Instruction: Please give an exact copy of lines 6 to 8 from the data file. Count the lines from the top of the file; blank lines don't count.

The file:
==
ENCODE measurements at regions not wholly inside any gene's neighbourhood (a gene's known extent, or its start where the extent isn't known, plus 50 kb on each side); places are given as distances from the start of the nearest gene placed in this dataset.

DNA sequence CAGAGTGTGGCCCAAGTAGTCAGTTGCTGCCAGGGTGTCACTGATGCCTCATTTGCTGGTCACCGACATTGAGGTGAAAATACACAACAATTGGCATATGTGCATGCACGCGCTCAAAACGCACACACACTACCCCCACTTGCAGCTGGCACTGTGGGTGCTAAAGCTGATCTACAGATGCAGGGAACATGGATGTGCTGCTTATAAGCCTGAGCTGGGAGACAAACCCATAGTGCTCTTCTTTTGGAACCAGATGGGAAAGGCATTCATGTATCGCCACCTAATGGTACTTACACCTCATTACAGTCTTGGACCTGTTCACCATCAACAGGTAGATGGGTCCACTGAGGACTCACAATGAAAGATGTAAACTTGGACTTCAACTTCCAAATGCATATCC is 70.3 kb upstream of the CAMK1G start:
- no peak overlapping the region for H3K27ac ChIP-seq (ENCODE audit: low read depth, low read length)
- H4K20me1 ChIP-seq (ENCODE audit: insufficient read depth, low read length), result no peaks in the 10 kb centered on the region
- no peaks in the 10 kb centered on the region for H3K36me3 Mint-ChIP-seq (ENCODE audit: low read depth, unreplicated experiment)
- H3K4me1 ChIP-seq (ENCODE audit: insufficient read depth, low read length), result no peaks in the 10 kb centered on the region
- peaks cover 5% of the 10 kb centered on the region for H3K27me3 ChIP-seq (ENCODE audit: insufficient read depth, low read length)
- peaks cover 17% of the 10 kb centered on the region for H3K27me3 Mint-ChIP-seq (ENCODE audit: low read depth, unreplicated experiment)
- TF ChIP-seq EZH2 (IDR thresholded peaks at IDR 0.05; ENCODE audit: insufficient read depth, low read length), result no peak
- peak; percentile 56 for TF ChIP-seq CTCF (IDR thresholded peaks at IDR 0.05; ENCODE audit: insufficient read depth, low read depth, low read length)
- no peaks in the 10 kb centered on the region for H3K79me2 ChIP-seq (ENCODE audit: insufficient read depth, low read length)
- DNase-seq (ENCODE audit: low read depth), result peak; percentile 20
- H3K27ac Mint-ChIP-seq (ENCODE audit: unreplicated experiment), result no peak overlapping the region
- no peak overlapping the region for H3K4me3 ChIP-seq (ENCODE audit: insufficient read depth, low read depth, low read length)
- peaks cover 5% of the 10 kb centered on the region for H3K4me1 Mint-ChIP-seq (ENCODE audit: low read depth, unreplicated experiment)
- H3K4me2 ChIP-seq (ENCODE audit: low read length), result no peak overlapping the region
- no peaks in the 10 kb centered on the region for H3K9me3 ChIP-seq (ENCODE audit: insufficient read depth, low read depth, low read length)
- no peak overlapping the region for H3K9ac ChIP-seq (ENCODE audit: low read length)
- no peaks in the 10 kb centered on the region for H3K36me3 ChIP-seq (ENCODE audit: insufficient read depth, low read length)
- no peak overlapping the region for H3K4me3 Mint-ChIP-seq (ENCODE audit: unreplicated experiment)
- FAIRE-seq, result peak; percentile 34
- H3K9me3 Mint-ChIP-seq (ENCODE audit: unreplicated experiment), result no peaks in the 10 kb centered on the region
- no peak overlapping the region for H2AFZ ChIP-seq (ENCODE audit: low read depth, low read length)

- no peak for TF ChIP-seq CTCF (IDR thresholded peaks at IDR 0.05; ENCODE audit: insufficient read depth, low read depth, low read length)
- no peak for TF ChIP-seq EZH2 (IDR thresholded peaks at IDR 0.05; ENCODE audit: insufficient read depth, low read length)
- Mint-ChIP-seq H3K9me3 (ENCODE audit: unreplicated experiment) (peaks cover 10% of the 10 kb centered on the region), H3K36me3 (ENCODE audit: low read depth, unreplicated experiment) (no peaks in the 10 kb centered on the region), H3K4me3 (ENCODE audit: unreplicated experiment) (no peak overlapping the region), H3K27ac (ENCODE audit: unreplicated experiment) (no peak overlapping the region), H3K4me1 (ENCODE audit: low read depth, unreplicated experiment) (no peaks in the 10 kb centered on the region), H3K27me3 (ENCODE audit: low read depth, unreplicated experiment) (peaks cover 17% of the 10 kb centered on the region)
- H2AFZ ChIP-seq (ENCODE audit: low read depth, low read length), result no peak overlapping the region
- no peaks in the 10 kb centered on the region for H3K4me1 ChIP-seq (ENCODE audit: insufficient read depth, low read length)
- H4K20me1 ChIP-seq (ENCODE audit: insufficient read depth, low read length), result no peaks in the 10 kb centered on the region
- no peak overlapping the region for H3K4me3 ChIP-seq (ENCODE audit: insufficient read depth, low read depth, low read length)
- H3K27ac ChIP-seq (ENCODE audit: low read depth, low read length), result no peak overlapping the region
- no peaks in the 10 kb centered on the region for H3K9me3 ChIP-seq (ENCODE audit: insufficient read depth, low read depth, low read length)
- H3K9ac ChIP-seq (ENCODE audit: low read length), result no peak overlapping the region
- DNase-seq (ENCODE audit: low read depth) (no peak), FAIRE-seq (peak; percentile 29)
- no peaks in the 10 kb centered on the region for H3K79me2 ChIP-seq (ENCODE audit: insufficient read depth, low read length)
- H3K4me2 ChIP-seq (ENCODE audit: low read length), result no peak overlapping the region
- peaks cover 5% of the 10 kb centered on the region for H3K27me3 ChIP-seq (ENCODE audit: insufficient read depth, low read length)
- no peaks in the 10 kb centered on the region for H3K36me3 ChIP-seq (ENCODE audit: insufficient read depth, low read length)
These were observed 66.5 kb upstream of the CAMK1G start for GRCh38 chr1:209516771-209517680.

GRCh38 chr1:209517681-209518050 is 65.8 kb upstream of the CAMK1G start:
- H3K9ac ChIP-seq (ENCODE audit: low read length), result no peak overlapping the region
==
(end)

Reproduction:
- H3K4me1 ChIP-seq (ENCODE audit: insufficient read depth, low read length), result no peaks in the 10 kb centered on the region
- peaks cover 5% of the 10 kb centered on the region for H3K27me3 ChIP-seq (ENCODE audit: insufficient read depth, low read length)
- peaks cover 17% of the 10 kb centered on the region for H3K27me3 Mint-ChIP-seq (ENCODE audit: low read depth, unreplicated experiment)